Petition: No Juvenile Detention Center

We, the undersigned, are opposed to the building of a juvenile detention center. We want to invest in a safe and healthy environment for all children and divest in Winona’s carceral system. We refuse to invest in a future of harm toward children. We demand that funds planned to be used for the juvenile detention center be reallocated to preventative programs outside of the carceral system. 

Winona County Commissioners will soon be hearing a proposal for a $3.9 million juvenile detention center. However, for the last 20 years, there has been a shift, both nationally and in the state of Minnesota, towards a more restorative approach within the juvenile justice system. Mounting evidence has shown the deleterious consequences of detaining youth, including long-term negative effects that continue into adulthood. Olmsted County closed their Juvenile Detention Center in 2020, choosing a restorative rather than punitive approach. Winona is one-third of the population of Olmsted County; we demand that the same restorative approach is made in Winona County, since it has proven long-term results. 

In June 2020, Winona became the second city in the state of Minnesota to remove police in schools, a decision to fight the school-to-prison pipeline. During the 2017-2018 school year, black students made up 5.88% of the district’s population but received 30.34% of all disciplinary actions. As of the 2018-2019 school year, Black students made up 6.41% of the population and 27.47% of all disciplinary actions. Investing in a juvenile detention center would uphold the racist and classist school-to-prison pipeline. Winona should be working on conditions that keep children from contact with the juvenile justice system, just as it has done by removing police from schools.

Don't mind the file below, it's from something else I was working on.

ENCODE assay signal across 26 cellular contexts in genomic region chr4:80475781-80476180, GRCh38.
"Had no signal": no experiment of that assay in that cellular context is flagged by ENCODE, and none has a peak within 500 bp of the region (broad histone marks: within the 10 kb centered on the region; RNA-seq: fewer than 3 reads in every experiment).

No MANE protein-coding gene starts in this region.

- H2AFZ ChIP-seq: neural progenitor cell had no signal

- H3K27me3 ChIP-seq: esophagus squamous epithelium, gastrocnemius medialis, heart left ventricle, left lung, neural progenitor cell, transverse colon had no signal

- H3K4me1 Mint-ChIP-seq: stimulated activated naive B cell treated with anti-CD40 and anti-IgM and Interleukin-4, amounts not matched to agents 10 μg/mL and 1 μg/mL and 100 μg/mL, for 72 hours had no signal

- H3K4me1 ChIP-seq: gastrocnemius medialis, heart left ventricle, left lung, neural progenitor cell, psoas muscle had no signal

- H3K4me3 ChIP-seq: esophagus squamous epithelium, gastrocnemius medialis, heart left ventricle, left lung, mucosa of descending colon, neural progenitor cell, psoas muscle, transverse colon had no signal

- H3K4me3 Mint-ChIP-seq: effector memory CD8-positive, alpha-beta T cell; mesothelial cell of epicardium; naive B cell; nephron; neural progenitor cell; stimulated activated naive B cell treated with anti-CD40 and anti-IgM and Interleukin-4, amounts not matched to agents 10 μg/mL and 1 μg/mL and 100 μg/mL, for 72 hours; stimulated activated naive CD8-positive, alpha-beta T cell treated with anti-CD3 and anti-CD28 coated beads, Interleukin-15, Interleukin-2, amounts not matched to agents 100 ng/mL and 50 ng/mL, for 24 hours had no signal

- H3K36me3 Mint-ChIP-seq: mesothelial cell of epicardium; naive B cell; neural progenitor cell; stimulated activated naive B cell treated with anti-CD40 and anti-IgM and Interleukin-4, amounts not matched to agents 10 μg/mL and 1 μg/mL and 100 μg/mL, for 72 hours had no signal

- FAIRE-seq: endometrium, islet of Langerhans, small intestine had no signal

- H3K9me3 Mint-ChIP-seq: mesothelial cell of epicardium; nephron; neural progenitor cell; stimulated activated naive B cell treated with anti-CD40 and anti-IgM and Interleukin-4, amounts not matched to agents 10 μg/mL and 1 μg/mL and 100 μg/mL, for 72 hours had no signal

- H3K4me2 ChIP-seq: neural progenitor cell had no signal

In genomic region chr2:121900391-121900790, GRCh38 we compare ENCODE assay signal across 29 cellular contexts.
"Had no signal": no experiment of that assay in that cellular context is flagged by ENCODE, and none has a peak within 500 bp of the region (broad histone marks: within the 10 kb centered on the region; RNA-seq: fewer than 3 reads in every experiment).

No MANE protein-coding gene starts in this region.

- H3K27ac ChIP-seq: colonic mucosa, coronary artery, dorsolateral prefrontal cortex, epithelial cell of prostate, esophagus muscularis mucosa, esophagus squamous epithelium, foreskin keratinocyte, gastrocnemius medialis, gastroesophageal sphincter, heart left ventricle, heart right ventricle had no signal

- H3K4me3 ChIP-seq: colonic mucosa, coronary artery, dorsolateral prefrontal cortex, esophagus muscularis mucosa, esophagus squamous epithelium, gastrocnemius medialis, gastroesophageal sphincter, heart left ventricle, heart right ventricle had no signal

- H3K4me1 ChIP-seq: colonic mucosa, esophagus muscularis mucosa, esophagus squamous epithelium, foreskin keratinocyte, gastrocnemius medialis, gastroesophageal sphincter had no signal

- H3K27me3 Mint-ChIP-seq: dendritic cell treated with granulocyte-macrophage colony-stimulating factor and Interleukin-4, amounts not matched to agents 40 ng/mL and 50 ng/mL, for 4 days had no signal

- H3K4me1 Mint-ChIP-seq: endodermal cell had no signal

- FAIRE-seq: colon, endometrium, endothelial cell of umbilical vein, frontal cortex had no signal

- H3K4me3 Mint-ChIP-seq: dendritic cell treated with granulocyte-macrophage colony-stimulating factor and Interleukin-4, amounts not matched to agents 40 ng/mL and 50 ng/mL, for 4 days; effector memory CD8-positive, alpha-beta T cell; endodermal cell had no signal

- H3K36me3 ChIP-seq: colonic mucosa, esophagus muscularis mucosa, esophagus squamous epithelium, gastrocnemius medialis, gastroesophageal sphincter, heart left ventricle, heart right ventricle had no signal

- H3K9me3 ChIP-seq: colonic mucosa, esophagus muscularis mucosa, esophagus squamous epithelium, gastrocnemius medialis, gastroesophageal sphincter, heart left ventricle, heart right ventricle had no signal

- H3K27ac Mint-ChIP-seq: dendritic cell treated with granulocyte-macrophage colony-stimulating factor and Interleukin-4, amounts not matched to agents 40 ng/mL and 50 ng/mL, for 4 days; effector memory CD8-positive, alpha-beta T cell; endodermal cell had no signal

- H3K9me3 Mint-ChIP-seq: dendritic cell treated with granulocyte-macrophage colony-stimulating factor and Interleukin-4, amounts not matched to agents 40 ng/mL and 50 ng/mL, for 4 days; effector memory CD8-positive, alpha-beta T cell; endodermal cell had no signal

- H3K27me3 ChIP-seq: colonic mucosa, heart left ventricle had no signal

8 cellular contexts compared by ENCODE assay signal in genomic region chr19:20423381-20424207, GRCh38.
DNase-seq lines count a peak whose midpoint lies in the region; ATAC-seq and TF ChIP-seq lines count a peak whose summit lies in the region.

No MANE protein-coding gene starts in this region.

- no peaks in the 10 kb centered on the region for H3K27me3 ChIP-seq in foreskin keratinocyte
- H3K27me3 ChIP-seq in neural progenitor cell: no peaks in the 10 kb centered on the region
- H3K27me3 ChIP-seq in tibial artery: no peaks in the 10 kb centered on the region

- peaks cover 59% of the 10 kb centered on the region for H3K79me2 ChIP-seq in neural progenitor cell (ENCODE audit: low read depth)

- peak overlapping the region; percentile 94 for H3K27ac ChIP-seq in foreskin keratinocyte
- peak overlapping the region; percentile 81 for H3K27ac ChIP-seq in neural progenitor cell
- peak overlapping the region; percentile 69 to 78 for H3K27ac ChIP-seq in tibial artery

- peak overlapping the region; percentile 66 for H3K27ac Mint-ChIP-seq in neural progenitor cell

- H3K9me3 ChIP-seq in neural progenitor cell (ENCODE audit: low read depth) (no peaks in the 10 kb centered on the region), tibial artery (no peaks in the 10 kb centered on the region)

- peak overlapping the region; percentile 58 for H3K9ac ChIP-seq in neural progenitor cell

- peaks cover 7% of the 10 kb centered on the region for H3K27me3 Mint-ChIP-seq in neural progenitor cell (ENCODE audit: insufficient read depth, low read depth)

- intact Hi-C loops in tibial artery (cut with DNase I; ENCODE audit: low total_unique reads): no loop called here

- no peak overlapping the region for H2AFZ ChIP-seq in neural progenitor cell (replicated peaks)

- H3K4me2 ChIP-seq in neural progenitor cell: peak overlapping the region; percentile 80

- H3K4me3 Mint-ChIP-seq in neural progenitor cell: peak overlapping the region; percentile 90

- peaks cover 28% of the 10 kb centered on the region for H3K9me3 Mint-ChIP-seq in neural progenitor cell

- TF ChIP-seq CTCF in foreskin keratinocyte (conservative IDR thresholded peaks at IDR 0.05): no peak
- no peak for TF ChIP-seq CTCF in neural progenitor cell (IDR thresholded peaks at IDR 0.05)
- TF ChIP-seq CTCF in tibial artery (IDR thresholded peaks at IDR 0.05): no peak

Arrest and subsequent consequences have long-term negative implications; arrest as a juvenile triples the odds of being arrested as an adult. Involvement in the juvenile justice system also reduces the likelihood of high school graduation as well as increases the likelihood of drug use as an adult. Juvenile detentions disproportionately impact Black, Indigenous, and People of Color. As stated in the 2018 Juvenile Justice Report Summary: “Black youth are four times more likely than white youth to be arrested and twice as likely to be placed in a secure (locked) detention. American Indian youth are three times more likely than white youth to be arrested and five times more likely to be placed in secure detention. Hispanic youth are twice as likely as white youth to be arrested. Asian youth are twice as likely as white youth to be placed in secure detention.” Additionally, LGBTQ Youth of Color in the juvenile justice system experience “elevated risk of discrimination and violence once system-involved compared to other groups of youth.” It is also reported that between 65 percent and 70 percent of the 2 million children and adolescents arrested each year in the United States have a mental health disorder, which would be exacerbated by juvenile detention. 

Children belong with their families, not incarcerated.  We do not support the building of a juvenile detention facility in our community.  The $3.9 million that is being proposed for this facility would better serve our community by investing it in children’s mental health services, non-police-related crisis intervention services for families, and support for parents.

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